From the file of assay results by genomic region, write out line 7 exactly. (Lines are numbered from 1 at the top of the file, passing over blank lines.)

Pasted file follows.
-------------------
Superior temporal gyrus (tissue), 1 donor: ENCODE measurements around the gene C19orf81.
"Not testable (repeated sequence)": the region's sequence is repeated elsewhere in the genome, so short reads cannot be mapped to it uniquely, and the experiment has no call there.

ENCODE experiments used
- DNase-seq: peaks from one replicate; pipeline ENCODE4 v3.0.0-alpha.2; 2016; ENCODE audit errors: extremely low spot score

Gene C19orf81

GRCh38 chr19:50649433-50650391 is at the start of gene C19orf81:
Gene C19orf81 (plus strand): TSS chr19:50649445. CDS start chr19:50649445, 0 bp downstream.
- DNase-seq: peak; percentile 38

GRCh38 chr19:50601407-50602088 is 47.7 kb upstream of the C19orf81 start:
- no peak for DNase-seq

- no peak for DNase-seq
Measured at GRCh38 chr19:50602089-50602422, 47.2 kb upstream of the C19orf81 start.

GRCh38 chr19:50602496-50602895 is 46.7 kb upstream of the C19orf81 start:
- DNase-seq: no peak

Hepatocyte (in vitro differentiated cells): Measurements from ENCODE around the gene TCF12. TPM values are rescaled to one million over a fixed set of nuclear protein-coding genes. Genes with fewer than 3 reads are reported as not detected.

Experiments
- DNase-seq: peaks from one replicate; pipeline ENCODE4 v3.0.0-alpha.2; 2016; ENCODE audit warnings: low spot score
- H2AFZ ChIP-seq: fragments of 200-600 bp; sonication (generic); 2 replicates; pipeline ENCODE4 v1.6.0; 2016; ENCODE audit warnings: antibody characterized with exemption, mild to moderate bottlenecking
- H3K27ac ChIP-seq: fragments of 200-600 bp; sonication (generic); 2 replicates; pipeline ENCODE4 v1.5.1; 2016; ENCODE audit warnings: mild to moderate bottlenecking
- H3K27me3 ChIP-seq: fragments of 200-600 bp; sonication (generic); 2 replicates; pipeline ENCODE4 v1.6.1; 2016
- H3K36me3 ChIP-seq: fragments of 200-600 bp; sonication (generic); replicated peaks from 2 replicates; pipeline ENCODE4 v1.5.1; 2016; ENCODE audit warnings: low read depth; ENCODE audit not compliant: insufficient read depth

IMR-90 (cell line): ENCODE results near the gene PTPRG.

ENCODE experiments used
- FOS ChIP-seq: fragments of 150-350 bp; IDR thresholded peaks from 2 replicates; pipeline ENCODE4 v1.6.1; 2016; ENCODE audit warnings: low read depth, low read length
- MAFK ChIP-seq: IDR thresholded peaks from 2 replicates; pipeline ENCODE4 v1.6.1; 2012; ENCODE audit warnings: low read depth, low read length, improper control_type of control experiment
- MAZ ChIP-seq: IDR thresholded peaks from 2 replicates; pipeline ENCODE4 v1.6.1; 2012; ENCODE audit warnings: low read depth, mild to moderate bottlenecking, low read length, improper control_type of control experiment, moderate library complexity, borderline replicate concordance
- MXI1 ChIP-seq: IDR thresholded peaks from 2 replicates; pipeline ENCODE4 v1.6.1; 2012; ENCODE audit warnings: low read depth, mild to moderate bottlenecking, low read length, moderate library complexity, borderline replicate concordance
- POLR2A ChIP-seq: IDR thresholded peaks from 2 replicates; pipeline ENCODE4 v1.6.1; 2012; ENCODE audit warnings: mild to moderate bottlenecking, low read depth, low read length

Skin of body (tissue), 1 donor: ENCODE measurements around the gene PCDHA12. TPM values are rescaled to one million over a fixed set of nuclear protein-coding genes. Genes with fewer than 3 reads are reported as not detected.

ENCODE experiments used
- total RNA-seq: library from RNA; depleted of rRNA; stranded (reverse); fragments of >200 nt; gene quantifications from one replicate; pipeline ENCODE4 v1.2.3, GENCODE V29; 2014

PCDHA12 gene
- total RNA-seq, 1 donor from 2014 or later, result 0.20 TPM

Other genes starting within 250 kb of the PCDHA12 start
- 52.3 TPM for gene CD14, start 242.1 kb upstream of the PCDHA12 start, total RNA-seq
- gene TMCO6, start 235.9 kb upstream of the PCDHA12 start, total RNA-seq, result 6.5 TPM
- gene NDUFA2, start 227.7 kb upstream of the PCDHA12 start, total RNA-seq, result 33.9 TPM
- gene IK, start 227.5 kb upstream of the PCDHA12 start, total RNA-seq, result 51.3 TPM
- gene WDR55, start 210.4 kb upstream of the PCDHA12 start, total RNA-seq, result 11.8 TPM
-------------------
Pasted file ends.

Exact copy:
Gene C19orf81 (plus strand): TSS chr19:50649445. CDS start chr19:50649445, 0 bp downstream.